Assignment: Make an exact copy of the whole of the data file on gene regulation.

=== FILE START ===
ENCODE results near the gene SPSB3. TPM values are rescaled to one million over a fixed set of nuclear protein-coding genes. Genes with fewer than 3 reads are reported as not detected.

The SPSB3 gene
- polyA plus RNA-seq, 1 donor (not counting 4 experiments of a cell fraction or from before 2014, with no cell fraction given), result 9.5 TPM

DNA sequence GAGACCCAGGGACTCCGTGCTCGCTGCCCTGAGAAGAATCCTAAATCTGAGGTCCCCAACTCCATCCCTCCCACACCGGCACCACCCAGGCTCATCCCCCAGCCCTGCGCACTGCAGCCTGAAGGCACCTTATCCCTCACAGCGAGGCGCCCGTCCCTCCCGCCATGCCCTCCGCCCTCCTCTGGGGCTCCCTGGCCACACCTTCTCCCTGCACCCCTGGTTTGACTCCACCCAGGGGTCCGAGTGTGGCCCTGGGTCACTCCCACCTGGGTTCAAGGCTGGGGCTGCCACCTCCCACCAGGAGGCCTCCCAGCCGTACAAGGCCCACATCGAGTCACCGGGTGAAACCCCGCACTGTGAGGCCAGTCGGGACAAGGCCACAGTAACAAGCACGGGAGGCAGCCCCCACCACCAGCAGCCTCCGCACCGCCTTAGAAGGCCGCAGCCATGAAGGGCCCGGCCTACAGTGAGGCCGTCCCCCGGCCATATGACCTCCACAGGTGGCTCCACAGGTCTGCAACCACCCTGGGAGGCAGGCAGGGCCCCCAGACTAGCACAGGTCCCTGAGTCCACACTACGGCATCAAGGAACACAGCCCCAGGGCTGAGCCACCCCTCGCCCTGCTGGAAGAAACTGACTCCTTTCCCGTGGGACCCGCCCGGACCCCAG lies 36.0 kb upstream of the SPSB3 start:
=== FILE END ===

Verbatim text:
ENCODE results near the gene SPSB3. TPM values are rescaled to one million over a fixed set of nuclear protein-coding genes. Genes with fewer than 3 reads are reported as not detected.

The SPSB3 gene
- polyA plus RNA-seq, 1 donor (not counting 4 experiments of a cell fraction or from before 2014, with no cell fraction given), result 9.5 TPM

DNA sequence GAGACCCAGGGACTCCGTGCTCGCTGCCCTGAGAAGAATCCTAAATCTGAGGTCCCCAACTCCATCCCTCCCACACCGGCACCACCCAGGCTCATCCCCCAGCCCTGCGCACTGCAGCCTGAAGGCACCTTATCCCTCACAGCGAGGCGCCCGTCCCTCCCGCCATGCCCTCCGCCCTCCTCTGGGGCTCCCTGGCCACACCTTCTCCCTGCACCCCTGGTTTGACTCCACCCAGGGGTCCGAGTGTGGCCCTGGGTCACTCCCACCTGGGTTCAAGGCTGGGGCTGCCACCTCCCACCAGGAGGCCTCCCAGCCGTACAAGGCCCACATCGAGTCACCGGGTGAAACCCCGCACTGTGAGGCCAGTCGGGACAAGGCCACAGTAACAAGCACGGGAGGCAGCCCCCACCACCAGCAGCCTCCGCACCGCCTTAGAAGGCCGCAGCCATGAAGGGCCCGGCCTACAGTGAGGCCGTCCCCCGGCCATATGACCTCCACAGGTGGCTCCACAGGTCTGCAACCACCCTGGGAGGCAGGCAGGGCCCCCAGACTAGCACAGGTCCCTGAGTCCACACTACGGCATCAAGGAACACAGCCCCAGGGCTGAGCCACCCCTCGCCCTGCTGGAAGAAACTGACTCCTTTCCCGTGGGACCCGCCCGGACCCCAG lies 36.0 kb upstream of the SPSB3 start: